“It’s a huge overhaul,” said Bullock, adding that the bill has not been a priority. Brazilian lawmaker Rodrigo Maia tried to “exclude it from the agenda until pension reform was passed and also made some comments about how corruption and crime are only secondary to the economic issues in the country at present,” she said.
A better way?
For Ocantos, the Odebrecht debacle begs the question: “is there a better way of fighting corruption than judicialising it?” As alternatives, he cited efforts to improve transparency, mitigate bureaucratic hurdles and amend procurement systems.
Preventative measures like these are expected to be addressed in OECD recommendations later this year. The organization hopes to adopt new standards for companies that will set out positive incentives for investing in compliance systems, reporting wrongdoing and fully cooperating with law enforcement agencies.
At its root, argues Kos, the global fight against financial crime has been hindered by something relatively basic: distrust between the public authorities charged with policing the private sector and the businesses that see themselves treated as targets.
“Until now, the only language governments talked to companies in was the language of criminal proceedings,” said Kos. “The level of distrust between [the two] was simply too great for governments to even start thinking about positive incentives.”
The need for governmental officials to do more to engage companies, including by treating the private sector as an equal in anti-corruption efforts, is one of the most important lessons that can be learned from Operation Car Wash.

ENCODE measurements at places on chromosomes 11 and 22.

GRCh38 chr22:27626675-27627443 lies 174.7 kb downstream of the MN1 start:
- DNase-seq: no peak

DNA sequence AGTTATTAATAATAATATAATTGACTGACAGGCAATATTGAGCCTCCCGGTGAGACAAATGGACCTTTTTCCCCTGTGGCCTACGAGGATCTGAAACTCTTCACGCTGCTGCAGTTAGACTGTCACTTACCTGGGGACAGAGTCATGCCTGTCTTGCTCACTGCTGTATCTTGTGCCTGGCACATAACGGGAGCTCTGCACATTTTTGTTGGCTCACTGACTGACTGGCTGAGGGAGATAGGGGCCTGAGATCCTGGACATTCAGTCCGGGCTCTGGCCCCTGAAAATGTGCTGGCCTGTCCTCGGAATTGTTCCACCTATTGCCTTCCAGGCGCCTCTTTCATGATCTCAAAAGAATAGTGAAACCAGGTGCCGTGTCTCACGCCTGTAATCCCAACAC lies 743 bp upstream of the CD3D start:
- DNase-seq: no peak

“Governments have realised that companies can do a lot as partners in the fight against corruption,” said Kos. “Those that are fully cooperating with law enforcement agencies around the world have proven it is much easier and much more cost effective to deal with cases of corruption if companies participate.”
A healthy dose of introspection could be in order for governmental authorities as well. Leaked emails published by The Intercept earlier this month have raised questions about whether the prosecutions overseen by Sergio Moro were politically motivated. Moro is facing calls to resign and the passage of his anti-crime bill looks doubtful.
“Moro is very politically vulnerable right now and I imagine a lot of legislators will shy away from supporting the bill in the current climate,” said Bullock.
The “largest bribery case in history” may not be over yet.
Hiba Mahamadi is a freelance journalist based in the UK.
Advance your CPD minutes for this content, by signing up and using the CPD WalletFREE CPD Wallet